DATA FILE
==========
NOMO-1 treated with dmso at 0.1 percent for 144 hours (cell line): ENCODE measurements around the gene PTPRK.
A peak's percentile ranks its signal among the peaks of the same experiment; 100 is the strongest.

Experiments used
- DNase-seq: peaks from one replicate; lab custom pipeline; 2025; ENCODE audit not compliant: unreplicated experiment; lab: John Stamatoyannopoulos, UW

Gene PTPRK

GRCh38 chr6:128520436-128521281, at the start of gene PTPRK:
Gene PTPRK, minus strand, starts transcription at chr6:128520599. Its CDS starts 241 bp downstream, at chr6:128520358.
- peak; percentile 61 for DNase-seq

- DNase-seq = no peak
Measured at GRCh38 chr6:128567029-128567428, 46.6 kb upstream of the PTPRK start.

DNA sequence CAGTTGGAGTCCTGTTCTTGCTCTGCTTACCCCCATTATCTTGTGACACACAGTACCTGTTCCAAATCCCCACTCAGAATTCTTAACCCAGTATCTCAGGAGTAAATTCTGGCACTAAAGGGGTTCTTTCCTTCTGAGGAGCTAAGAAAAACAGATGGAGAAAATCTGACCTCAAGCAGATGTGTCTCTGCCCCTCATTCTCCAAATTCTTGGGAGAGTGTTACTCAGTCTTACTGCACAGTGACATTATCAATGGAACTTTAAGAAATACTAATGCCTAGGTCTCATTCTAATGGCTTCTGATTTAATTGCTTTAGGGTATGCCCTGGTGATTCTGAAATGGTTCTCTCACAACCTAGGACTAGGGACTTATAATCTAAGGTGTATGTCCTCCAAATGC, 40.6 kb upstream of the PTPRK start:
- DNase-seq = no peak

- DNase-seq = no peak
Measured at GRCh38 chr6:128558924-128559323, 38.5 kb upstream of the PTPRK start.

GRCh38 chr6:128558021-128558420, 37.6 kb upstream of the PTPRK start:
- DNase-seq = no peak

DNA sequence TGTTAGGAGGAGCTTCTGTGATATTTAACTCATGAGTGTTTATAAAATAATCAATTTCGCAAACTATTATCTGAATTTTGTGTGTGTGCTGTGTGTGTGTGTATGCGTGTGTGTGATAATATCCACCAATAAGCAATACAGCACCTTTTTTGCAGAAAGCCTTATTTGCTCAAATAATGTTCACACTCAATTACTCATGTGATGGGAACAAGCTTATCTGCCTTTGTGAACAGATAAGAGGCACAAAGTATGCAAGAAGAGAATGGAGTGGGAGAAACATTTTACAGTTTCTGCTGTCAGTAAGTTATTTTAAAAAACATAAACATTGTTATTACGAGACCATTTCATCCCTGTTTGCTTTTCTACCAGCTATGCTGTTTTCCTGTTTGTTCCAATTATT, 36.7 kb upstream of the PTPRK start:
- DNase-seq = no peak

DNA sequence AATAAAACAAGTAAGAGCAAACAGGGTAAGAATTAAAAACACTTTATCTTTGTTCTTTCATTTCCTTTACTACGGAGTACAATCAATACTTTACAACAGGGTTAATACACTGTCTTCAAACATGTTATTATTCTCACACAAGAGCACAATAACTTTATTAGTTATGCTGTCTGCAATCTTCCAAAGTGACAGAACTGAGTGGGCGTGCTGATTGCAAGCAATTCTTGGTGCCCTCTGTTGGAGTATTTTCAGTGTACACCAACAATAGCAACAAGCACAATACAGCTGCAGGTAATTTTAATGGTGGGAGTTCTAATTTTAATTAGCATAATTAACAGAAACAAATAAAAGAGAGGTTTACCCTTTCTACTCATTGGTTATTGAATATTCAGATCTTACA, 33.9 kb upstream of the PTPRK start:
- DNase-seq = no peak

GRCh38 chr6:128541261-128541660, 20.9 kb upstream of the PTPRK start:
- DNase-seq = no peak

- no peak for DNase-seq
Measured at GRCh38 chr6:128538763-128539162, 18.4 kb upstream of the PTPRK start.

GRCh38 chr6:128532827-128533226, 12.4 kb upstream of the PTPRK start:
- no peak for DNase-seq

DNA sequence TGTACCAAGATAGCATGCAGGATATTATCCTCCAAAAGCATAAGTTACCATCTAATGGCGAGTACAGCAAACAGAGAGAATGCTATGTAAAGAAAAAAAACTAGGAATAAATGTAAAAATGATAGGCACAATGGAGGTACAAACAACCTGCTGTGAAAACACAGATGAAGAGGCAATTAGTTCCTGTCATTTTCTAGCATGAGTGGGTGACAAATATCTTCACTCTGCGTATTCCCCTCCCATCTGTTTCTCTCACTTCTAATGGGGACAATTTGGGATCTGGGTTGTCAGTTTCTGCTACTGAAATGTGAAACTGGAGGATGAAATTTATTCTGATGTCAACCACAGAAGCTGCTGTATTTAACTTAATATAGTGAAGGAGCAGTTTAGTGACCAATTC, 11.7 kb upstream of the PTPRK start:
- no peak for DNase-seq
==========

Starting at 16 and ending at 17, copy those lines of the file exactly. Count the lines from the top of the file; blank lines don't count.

- DNase-seq = no peak

DNA sequence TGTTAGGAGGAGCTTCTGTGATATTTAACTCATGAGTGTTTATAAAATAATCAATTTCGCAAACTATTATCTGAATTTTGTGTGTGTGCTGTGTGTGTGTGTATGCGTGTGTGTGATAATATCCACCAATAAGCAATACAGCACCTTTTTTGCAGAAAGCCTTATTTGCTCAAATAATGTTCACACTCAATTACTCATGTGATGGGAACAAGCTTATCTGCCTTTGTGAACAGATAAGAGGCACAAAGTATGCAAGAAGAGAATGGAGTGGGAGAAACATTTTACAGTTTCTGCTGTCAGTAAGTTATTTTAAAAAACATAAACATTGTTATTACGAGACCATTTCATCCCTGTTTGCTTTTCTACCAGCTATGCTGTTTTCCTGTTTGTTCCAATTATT, 36.7 kb upstream of the PTPRK start: